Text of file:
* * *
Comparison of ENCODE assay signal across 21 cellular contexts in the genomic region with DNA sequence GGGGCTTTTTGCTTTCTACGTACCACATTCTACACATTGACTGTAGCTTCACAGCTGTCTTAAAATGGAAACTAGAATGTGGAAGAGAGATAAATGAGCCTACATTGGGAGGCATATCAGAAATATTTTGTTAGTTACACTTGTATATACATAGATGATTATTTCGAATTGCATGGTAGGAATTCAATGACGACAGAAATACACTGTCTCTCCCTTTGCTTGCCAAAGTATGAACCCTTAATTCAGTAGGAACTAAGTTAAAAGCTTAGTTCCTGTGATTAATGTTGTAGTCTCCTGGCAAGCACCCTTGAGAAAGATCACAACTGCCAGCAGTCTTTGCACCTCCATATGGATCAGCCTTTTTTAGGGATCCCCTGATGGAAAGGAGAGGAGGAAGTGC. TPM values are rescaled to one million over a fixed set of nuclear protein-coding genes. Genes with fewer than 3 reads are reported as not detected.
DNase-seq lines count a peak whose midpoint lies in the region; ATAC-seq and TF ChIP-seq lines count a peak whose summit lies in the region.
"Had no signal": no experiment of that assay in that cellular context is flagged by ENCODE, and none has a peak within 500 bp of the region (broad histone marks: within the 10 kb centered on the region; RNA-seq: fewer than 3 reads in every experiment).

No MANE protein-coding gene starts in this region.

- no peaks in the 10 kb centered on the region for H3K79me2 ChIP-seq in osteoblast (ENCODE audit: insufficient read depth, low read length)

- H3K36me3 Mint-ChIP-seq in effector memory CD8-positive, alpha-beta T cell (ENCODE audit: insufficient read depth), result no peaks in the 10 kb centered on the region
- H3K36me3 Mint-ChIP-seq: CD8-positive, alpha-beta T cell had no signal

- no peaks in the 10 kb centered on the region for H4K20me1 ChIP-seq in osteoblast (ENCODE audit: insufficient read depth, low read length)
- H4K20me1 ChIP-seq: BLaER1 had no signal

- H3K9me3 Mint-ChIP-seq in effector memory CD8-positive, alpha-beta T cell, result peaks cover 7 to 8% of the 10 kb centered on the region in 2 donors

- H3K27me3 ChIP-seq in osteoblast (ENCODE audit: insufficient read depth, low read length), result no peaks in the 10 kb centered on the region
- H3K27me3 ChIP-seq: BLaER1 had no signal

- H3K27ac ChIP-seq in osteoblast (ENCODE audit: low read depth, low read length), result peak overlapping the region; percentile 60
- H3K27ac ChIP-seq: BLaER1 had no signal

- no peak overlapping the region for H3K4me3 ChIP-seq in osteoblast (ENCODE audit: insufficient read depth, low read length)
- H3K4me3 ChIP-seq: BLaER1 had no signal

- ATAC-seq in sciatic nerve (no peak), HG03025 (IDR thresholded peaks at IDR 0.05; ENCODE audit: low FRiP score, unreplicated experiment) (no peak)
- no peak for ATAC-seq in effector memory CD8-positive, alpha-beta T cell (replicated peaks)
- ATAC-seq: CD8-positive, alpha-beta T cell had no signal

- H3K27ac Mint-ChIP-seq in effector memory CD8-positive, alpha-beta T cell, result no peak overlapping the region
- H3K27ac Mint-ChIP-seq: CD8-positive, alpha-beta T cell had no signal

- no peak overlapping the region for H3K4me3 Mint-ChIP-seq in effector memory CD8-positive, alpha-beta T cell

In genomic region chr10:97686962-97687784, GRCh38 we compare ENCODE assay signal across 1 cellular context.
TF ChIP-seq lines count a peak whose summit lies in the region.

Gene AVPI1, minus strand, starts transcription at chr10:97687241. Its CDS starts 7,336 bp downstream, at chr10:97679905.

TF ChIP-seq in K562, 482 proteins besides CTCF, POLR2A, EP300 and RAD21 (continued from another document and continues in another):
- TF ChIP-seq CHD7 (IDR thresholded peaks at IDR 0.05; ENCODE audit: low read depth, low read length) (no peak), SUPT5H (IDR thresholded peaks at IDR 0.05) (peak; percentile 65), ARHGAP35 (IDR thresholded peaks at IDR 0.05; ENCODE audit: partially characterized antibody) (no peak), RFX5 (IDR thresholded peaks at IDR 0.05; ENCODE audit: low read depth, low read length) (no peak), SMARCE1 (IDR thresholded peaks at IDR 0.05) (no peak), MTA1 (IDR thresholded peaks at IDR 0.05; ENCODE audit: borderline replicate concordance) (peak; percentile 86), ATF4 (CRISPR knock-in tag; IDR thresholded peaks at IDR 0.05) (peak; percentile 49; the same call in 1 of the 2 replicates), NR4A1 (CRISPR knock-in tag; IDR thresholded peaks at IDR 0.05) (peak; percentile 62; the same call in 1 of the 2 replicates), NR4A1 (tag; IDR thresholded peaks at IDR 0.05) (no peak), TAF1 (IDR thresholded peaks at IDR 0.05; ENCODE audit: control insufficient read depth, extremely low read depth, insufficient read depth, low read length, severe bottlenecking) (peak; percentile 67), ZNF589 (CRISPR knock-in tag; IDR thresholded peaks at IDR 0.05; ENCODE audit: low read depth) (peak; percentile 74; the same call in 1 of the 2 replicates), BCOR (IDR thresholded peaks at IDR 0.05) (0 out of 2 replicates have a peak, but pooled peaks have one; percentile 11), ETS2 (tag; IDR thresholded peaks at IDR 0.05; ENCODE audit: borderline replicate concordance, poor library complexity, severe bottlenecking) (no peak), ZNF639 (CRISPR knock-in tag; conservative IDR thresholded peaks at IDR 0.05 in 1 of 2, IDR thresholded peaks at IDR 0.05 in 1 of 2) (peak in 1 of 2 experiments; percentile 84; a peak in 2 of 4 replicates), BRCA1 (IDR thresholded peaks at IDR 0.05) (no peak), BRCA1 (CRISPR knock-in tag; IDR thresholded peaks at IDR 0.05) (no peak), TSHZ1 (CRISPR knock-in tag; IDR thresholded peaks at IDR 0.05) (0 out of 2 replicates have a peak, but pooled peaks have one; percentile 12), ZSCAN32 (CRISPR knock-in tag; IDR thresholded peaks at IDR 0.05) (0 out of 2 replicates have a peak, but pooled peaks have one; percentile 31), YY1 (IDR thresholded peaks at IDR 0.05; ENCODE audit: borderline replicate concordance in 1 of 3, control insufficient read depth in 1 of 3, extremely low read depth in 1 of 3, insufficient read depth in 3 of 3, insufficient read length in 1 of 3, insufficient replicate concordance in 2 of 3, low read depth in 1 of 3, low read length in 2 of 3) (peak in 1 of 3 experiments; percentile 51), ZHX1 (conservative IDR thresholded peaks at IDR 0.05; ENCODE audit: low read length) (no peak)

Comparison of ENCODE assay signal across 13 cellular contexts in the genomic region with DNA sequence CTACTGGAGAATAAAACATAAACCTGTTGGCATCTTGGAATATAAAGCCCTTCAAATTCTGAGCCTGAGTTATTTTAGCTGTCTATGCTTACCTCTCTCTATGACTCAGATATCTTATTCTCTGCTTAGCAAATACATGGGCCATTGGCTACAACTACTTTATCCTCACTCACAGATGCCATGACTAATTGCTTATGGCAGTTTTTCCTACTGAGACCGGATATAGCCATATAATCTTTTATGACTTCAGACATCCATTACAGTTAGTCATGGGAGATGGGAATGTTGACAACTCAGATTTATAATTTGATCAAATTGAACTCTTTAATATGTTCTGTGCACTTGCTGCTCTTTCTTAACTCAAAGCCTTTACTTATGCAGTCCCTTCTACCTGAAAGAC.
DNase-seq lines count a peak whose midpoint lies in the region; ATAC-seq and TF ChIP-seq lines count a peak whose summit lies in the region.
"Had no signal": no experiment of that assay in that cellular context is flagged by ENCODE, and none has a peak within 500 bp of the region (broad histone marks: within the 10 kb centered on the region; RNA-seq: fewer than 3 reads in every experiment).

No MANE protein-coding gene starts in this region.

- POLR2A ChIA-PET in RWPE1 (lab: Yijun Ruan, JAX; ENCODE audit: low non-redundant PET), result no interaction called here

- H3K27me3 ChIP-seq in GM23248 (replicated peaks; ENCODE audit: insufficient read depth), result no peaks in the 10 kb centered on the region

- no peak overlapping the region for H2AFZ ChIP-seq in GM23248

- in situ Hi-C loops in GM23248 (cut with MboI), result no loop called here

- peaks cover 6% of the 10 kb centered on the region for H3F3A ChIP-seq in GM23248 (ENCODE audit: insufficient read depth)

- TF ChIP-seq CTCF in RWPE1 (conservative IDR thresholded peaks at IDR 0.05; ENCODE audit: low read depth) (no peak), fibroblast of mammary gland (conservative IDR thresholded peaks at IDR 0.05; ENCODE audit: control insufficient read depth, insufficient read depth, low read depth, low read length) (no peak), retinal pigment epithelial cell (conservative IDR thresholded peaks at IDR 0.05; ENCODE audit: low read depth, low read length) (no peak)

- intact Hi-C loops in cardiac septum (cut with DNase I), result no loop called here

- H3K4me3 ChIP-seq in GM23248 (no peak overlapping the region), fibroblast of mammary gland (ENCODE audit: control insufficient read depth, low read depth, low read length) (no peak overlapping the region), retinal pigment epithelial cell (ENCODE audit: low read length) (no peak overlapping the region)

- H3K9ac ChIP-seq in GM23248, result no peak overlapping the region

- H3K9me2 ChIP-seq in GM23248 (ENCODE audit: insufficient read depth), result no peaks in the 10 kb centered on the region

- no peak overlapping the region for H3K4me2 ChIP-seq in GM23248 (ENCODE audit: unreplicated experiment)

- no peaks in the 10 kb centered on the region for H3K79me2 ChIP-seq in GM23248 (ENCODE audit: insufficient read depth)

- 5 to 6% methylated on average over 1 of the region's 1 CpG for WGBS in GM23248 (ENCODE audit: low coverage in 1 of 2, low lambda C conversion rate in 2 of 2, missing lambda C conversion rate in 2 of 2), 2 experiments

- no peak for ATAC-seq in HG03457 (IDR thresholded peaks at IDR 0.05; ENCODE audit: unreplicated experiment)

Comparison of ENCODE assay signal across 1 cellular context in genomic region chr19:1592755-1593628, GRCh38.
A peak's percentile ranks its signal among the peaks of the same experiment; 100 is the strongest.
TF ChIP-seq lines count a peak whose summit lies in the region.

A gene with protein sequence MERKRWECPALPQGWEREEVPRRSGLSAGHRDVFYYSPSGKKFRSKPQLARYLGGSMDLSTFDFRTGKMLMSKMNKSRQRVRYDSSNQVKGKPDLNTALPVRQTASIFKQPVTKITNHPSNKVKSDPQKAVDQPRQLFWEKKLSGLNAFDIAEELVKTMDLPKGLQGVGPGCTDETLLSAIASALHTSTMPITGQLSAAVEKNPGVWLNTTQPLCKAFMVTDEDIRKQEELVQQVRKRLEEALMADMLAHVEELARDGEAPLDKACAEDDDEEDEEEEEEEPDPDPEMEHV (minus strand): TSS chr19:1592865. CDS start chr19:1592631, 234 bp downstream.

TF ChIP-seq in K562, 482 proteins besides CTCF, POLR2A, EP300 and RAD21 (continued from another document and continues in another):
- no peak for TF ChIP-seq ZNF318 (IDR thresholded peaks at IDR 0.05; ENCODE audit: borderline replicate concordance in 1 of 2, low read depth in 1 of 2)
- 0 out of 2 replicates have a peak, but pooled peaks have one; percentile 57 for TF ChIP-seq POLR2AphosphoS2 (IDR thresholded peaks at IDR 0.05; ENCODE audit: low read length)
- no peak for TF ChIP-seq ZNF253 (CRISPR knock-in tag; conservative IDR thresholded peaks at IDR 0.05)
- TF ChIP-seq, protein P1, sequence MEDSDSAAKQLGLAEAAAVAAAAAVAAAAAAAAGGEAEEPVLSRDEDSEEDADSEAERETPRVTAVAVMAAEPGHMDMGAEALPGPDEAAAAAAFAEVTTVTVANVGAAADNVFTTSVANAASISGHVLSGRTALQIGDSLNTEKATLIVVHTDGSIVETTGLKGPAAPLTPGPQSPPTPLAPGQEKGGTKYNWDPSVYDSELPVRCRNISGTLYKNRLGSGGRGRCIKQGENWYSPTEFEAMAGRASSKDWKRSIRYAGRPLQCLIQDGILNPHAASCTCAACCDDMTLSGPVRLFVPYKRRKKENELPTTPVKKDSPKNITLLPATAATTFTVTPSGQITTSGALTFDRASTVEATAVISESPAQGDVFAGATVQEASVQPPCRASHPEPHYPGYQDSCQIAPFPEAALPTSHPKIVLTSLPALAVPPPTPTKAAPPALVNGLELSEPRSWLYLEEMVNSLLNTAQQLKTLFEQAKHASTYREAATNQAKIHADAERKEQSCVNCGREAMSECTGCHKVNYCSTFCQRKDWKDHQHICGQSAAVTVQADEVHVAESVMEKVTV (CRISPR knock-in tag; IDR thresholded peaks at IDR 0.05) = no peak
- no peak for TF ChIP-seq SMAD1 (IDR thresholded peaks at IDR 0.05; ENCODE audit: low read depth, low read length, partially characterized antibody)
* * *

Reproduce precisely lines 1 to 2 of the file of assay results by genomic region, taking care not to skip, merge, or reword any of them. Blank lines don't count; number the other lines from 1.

Comparison of ENCODE assay signal across 21 cellular contexts in the genomic region with DNA sequence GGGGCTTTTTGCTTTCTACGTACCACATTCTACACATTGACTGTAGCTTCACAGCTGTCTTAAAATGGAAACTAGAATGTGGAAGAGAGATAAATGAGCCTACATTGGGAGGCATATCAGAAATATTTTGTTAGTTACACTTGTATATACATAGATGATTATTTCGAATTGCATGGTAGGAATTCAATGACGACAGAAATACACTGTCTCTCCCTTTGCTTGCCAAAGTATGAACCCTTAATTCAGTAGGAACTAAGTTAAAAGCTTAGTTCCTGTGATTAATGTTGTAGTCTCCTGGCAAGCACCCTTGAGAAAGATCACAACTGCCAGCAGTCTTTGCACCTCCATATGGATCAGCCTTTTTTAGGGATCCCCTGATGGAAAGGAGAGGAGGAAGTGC. TPM values are rescaled to one million over a fixed set of nuclear protein-coding genes. Genes with fewer than 3 reads are reported as not detected.
DNase-seq lines count a peak whose midpoint lies in the region; ATAC-seq and TF ChIP-seq lines count a peak whose summit lies in the region.